DESPITE claims to promote online freedom, to represent the “public interest” on the internet “when our freedoms in the networked world come under attack,” the Electronic Frontier Foundation started by mavericks Mitch Kapor and John Perry Barlow is impotent when it comes to jurisdictions outside of the territory in which it is based.
A recent complaint about having an online post unilaterally deleted off this very blog, by a host based in South Africa got the following response from Gwen Hinze, EFF International Policy Director: “We are simply not able to provide legal advice outside of the country in which our lawyers are licensed.”
Hinze went on to say: “EFF is not able to provide legal advice or assistance outside of the United States. That means we are not in a position to act for you in South Africa in any capacity, even if we had made a determination to take on your case (which EFF has not done).”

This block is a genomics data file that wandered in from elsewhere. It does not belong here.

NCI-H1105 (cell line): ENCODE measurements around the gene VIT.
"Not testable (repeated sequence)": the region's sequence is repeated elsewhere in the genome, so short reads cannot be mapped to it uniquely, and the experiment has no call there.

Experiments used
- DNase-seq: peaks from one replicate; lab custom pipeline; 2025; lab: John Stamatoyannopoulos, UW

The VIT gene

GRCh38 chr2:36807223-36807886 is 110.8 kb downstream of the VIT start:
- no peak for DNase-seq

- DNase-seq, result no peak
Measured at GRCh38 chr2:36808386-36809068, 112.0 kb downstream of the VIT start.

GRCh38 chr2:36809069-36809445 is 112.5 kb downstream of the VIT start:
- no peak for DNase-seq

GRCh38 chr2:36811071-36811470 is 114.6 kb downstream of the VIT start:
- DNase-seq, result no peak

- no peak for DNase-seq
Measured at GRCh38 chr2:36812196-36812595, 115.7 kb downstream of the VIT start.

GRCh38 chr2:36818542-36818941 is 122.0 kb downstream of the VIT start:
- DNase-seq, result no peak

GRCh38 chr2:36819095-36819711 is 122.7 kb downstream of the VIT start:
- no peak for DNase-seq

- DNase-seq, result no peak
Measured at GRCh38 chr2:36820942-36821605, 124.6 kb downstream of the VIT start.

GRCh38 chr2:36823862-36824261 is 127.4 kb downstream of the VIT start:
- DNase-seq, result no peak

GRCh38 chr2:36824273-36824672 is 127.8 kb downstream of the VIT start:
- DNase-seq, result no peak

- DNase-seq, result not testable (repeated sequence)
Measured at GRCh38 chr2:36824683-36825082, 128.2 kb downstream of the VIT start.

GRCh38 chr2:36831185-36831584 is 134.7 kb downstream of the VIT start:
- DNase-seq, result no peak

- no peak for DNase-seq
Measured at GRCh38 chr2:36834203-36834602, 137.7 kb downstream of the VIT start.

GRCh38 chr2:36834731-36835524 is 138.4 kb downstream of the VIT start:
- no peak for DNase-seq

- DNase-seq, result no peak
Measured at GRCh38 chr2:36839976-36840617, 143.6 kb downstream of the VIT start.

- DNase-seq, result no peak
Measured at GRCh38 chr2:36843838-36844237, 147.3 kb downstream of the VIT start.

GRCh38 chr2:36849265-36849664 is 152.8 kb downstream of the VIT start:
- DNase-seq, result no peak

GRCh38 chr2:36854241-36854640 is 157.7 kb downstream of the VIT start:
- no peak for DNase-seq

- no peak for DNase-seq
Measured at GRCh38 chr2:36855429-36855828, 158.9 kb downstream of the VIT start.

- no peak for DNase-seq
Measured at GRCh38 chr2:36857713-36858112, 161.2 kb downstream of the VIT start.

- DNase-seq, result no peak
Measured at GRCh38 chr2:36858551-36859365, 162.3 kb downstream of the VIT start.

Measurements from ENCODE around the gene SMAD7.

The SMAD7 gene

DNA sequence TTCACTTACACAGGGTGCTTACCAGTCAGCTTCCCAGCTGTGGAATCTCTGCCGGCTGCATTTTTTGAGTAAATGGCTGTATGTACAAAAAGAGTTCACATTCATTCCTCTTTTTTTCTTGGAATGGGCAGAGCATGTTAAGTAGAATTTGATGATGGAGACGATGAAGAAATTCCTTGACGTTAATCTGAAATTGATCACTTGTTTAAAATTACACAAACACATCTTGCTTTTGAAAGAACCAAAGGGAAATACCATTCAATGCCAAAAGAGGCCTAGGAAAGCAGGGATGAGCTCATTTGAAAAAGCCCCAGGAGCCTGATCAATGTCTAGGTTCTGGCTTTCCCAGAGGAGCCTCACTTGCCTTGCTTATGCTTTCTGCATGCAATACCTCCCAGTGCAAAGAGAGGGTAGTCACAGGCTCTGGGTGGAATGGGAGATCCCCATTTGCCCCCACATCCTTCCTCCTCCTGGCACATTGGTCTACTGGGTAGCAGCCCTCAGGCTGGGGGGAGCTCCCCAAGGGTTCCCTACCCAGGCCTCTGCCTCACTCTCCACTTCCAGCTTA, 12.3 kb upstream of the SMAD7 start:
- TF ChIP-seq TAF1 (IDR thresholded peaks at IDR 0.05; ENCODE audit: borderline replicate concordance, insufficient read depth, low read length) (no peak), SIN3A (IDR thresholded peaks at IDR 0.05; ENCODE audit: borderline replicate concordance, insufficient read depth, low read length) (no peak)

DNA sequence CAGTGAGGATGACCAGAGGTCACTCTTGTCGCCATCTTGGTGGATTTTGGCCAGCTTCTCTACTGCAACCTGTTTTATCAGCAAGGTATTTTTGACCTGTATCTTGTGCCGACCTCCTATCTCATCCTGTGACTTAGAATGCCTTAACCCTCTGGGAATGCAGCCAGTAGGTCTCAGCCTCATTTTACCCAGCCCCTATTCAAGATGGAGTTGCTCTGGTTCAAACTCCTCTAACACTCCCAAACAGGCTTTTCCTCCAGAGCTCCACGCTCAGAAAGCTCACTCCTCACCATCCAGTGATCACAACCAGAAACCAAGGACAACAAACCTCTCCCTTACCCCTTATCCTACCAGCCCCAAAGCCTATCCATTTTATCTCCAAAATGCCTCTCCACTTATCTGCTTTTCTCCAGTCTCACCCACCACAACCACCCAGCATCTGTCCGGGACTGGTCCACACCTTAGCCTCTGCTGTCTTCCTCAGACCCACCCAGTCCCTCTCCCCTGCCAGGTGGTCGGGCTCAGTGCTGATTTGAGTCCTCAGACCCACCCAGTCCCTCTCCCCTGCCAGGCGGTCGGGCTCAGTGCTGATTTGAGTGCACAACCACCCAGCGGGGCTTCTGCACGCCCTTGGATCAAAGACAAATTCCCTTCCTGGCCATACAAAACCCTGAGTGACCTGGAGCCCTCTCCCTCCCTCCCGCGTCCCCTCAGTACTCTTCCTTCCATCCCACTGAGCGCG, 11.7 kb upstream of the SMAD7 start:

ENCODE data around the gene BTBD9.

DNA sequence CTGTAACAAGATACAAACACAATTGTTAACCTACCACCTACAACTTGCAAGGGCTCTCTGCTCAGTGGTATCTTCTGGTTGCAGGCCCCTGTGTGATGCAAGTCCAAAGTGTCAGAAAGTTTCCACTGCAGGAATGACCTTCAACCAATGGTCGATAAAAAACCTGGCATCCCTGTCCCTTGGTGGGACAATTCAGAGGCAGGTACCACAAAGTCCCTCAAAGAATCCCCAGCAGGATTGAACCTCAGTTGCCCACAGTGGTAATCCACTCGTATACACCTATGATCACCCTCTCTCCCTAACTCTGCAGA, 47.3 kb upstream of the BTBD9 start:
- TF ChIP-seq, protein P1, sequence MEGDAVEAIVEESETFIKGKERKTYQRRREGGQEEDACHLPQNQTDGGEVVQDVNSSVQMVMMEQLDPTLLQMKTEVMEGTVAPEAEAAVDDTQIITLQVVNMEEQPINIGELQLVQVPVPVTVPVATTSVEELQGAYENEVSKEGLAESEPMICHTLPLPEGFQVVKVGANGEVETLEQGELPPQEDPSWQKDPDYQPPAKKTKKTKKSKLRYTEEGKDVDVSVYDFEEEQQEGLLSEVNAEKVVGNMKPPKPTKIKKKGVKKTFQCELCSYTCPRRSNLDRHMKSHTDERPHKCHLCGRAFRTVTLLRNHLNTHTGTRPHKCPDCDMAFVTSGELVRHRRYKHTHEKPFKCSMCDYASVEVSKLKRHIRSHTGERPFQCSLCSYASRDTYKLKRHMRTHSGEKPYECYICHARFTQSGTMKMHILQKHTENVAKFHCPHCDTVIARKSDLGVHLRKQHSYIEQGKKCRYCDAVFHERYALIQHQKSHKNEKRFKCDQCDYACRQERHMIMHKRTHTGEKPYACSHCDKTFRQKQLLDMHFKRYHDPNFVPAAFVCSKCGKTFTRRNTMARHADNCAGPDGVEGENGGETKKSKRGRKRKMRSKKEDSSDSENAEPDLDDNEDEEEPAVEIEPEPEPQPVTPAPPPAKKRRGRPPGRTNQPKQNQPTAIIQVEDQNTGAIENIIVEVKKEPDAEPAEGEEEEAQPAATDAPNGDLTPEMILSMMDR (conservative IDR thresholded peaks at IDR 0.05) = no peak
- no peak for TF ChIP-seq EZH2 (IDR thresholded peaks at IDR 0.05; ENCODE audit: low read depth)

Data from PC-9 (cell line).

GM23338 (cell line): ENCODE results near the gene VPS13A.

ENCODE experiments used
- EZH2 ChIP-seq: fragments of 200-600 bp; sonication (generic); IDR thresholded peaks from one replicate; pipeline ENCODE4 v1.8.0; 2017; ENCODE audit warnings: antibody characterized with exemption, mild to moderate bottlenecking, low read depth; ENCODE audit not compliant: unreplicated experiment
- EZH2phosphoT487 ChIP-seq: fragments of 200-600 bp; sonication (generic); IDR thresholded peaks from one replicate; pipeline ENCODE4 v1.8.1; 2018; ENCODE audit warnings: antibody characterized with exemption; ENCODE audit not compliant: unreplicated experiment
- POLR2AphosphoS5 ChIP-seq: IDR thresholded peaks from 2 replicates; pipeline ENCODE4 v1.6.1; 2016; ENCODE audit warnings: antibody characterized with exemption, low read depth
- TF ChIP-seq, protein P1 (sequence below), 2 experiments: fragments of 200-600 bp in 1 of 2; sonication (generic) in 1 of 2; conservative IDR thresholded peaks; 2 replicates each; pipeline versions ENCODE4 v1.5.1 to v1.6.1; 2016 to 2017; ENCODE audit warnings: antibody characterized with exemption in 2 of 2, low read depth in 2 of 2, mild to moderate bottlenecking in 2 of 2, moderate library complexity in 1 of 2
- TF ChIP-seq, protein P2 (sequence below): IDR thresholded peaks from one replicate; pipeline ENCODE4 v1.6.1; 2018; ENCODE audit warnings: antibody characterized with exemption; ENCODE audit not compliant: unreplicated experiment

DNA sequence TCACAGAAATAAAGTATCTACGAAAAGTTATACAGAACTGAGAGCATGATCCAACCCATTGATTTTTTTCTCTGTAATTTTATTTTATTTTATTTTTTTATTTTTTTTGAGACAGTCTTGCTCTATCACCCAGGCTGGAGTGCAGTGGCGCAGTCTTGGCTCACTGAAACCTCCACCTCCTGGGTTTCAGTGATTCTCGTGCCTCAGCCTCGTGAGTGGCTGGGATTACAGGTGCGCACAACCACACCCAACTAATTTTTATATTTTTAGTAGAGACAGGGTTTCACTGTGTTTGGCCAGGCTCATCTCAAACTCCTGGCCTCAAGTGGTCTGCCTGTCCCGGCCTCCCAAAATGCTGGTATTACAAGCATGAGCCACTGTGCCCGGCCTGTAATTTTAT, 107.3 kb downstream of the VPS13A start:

So much for the Electronic Frontier Foundation claiming to represent freedom on the Internet. In South Africa there is very little protection for online publishers in an environment that favours big service providers to the detriment of open access to all. Digital rights are also not being enforced even within the limited constraints of the creative commons. The local creative commons website http://za.creativecommons.org/ has also been inactive for six months, and no response on the issue of the deletion of material under licence could be drawn from them. So it would appear South African publishers are operating in a vacuum.